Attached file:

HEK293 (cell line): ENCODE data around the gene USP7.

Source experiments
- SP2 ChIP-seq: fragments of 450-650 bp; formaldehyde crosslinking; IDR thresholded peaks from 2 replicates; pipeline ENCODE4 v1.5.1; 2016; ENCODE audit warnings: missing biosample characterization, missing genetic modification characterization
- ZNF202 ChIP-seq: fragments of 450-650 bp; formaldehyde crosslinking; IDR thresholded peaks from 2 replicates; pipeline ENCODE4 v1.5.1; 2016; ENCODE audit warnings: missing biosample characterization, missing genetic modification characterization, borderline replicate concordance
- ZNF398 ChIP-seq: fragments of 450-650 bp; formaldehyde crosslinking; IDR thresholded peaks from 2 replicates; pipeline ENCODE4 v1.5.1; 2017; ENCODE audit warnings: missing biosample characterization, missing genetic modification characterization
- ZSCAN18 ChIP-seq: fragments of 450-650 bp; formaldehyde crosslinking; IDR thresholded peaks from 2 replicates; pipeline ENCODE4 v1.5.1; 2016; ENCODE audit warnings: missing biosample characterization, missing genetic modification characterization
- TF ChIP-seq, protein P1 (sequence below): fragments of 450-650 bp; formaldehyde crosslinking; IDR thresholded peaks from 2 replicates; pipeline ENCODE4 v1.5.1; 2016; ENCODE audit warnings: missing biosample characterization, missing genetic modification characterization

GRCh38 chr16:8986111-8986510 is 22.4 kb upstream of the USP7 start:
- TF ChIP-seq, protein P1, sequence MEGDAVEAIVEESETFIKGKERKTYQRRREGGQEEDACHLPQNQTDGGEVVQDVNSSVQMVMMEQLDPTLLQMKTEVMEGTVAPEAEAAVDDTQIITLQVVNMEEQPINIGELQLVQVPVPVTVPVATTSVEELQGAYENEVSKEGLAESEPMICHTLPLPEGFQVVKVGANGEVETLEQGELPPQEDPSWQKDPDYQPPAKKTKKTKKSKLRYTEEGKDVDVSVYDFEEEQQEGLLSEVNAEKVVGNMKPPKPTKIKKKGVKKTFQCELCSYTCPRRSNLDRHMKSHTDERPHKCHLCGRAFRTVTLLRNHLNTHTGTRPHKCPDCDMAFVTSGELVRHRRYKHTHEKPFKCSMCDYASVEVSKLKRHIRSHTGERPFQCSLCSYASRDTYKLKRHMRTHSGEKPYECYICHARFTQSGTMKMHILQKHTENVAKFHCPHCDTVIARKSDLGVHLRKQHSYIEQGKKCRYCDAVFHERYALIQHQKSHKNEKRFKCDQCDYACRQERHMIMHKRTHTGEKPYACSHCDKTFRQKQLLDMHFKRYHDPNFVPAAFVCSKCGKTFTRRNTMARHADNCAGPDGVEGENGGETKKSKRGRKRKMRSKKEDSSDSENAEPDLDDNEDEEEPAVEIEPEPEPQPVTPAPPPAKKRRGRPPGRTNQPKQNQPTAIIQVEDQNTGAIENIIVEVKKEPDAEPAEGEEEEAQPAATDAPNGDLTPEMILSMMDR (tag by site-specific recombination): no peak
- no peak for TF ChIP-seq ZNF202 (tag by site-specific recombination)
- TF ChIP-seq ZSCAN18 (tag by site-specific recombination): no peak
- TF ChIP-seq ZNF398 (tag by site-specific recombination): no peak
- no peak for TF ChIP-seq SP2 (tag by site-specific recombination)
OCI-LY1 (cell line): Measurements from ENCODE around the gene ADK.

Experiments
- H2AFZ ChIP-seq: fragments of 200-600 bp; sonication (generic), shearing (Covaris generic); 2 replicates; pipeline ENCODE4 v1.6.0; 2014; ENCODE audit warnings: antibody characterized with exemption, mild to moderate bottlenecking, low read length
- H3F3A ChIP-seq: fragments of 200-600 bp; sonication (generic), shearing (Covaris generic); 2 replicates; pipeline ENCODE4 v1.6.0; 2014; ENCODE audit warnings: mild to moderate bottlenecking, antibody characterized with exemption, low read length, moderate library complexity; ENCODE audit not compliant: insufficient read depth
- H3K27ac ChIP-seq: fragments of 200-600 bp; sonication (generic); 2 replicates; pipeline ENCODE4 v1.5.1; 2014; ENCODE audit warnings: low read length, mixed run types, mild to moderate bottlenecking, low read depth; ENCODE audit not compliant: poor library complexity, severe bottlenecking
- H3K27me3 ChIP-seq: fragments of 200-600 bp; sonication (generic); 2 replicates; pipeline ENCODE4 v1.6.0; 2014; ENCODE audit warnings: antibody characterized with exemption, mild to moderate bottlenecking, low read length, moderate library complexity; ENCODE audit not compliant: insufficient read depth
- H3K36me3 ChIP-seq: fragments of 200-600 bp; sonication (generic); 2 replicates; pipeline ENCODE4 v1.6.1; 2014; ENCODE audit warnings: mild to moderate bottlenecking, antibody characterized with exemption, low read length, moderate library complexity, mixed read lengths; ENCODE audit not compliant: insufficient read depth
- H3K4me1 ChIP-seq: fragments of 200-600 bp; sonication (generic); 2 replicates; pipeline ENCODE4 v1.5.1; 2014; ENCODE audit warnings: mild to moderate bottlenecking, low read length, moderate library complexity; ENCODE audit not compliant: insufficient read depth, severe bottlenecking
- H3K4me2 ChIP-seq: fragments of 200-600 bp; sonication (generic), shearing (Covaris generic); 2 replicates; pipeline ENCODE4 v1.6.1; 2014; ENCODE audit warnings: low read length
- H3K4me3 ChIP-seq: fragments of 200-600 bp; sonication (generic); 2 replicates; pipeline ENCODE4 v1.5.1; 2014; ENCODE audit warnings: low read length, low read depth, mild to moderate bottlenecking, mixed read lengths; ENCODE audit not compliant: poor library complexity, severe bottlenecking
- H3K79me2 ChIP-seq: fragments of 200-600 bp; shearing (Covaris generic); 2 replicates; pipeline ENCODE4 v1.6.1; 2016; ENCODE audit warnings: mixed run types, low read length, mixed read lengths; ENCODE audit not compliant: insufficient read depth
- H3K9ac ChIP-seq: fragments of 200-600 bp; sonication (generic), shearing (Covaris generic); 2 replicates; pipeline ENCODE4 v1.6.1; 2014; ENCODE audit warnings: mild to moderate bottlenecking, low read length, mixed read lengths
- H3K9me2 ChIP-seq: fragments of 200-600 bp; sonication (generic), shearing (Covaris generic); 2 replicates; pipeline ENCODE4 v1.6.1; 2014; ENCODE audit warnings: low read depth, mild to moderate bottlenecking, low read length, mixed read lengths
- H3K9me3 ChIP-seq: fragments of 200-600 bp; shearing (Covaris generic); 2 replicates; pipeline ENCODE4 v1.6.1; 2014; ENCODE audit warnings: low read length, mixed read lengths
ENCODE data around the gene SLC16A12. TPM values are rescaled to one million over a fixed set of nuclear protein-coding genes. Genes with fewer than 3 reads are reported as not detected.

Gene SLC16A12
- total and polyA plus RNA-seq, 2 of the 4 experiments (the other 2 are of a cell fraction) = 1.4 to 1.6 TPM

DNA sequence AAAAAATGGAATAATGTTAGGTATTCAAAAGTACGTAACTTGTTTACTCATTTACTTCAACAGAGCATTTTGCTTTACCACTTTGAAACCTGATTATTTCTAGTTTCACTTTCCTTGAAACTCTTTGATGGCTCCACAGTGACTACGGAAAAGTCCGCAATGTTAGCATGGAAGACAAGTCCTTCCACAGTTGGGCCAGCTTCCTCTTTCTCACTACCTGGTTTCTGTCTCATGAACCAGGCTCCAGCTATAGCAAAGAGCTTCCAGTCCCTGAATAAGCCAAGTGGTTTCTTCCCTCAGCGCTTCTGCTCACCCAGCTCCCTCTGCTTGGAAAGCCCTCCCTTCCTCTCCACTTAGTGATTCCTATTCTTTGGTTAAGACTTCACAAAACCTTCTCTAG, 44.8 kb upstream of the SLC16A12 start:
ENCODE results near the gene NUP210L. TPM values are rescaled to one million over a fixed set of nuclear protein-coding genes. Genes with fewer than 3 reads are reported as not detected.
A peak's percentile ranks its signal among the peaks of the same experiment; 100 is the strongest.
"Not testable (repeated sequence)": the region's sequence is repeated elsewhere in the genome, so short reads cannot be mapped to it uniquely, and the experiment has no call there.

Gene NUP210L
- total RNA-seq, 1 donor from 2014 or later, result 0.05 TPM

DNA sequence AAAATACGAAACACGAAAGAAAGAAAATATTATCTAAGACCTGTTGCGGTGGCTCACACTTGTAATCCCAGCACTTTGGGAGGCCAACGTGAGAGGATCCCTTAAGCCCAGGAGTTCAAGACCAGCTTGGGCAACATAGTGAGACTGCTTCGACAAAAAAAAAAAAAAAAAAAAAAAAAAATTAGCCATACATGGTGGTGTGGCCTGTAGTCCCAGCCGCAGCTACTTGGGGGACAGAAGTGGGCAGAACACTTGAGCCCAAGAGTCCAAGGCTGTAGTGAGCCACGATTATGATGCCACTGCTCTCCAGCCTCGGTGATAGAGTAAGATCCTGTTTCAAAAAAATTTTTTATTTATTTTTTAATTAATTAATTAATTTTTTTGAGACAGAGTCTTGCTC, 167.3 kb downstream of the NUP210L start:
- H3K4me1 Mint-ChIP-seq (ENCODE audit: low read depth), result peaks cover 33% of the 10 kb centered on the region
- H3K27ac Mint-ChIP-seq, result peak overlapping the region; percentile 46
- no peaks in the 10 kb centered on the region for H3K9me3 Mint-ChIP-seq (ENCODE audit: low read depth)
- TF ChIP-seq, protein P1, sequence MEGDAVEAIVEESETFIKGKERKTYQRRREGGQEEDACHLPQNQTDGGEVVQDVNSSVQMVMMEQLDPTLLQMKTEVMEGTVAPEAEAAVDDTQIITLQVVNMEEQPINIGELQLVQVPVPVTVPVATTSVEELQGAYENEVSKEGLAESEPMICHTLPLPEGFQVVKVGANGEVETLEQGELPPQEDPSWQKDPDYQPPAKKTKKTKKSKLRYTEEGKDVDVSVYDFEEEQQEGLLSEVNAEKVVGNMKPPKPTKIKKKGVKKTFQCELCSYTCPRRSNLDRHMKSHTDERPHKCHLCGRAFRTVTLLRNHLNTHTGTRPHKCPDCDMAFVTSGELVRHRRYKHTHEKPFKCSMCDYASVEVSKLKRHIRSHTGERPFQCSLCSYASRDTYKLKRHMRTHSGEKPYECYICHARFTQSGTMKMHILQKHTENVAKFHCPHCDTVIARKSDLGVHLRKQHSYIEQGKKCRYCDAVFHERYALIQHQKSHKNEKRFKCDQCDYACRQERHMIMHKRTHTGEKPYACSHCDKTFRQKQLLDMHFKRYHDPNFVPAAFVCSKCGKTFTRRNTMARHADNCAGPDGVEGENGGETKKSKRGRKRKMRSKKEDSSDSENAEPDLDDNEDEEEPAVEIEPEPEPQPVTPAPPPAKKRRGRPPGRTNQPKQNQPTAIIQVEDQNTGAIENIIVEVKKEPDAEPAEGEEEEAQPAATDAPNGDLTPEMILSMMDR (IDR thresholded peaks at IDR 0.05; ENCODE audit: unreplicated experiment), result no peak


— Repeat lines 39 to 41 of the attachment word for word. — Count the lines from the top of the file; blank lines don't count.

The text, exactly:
- H3K27ac Mint-ChIP-seq, result peak overlapping the region; percentile 46
- no peaks in the 10 kb centered on the region for H3K9me3 Mint-ChIP-seq (ENCODE audit: low read depth)
- TF ChIP-seq, protein P1, sequence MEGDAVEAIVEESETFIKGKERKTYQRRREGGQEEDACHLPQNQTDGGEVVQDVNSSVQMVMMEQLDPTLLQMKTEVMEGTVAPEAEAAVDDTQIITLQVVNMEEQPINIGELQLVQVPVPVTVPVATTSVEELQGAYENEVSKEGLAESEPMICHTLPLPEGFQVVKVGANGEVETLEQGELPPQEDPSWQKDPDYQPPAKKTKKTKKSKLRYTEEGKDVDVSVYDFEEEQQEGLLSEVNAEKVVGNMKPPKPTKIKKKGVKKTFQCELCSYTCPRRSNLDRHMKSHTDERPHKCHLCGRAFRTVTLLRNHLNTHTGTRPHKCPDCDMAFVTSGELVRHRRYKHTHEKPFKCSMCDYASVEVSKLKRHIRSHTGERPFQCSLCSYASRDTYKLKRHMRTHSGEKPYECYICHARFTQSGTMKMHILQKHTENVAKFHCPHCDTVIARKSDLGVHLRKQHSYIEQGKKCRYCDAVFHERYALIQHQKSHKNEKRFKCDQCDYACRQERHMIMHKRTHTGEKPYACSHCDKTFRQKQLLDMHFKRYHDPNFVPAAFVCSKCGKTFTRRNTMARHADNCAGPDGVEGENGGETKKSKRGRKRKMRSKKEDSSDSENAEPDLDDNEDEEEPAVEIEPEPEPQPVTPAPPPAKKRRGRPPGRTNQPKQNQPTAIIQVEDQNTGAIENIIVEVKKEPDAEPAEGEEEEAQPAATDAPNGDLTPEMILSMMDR (IDR thresholded peaks at IDR 0.05; ENCODE audit: unreplicated experiment), result no peak